He ended by saying, “We cannot impose that solution on anyone.” IfNotNow criticised him for “supporting endless occupation in practice” by refusing to pressure the Israeli government and highlighted the need for concrete action rather than empty words.

IfNotNow also noted that O’Rourke’s answer seemed to be repeating talking points that the lobbying group Democratic Majority for Israel, the “AIPAC for Democrats”, had sent out for presidential candidates to refer to when asked about the occupation.

Beto has previously taken some pro-Palestinian stances, such as when he called Netanyahu a racist and boycotted the AIPAC conference this year. IfNotNow expressed their disappointment that this cycle he was more focused on lobby groups coming after him.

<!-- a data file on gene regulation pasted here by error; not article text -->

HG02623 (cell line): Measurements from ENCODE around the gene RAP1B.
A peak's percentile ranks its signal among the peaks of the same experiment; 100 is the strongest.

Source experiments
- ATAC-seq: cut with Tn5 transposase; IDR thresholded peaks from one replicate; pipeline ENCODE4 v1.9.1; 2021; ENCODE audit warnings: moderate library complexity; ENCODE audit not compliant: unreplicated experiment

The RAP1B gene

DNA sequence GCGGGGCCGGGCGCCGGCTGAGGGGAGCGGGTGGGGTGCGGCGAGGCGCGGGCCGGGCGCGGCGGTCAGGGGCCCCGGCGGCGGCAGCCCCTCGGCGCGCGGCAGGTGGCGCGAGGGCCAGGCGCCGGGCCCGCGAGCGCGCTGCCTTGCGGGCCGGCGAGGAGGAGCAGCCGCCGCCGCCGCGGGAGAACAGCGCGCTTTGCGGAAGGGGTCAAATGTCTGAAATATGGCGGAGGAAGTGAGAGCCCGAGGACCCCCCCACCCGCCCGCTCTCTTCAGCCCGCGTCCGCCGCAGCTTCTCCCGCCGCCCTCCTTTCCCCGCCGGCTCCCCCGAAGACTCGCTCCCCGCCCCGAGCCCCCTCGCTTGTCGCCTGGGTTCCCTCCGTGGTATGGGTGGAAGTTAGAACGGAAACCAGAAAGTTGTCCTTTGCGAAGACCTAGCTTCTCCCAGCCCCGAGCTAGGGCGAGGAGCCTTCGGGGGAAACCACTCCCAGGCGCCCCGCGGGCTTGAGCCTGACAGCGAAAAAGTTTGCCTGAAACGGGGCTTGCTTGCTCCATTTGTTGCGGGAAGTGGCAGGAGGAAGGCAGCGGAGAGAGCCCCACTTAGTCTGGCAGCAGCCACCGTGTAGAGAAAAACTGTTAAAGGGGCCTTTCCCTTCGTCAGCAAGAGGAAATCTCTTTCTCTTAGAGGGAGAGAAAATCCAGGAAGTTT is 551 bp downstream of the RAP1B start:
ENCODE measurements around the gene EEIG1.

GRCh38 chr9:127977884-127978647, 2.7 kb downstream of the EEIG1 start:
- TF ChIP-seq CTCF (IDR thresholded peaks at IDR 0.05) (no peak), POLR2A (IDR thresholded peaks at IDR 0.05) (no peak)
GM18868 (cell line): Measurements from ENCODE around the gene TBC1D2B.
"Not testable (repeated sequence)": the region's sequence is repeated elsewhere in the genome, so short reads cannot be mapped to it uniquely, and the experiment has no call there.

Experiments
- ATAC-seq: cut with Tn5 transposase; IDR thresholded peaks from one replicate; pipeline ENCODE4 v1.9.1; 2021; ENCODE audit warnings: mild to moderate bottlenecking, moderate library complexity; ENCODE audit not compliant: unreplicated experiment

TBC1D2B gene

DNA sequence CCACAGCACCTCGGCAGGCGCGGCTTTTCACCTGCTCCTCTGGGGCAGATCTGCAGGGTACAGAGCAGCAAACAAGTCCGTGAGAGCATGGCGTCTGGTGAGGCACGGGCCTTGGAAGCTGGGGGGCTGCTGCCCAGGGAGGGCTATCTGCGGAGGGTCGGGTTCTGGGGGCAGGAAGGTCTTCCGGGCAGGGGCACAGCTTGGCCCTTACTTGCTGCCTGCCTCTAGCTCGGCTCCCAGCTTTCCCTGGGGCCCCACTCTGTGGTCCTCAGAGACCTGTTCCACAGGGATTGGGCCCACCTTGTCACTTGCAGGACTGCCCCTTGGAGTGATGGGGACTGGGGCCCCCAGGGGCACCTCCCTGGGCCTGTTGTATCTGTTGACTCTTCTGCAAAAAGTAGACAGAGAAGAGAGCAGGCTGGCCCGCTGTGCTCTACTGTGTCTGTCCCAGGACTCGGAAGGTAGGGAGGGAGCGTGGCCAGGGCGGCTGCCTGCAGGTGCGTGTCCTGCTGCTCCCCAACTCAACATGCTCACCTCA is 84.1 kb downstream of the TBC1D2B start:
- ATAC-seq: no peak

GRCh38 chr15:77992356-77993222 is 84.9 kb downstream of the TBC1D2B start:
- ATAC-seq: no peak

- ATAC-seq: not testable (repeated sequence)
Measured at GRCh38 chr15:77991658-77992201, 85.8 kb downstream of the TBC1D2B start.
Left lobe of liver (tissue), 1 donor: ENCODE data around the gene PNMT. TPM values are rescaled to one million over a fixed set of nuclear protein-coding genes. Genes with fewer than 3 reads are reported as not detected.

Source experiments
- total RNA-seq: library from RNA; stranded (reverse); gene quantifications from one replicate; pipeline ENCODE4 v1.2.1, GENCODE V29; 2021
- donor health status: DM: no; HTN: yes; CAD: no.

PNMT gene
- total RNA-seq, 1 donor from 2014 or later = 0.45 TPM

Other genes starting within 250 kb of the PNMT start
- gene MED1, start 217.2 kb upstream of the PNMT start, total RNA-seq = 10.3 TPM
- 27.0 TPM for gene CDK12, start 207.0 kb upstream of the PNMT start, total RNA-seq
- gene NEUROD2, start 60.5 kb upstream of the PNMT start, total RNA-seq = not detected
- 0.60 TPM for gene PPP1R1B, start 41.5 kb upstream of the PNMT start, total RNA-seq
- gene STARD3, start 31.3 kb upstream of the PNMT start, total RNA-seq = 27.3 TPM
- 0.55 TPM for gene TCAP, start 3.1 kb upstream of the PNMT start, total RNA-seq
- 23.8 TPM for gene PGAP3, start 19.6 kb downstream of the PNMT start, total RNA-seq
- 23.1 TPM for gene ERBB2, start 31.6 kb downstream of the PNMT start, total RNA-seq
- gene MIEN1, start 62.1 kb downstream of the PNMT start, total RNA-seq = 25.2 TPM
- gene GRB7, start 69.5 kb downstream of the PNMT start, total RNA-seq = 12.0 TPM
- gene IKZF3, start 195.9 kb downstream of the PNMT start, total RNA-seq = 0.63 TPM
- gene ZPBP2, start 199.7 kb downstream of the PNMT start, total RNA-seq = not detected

Acknowledging the Israeli military occupation as a human rights crisis and serious problem is the “baseline position every 2020 candidate needs to take”, according to IfNotNow. As they continue to bring the occupation into the centre of the presidential race, they seem hopeful that candidates will come out with concrete plans to pressure the Israeli government.

Some of the candidates yet to be approached are Senators Kamala Harris, Kirsten Gillibrand and Amy Klobuchar, New York Mayor Bill de Blasio and former Secretary of Housing and Urban Development Julian Castro.

READ: ‘In US universities students who criticise Israel are under attack’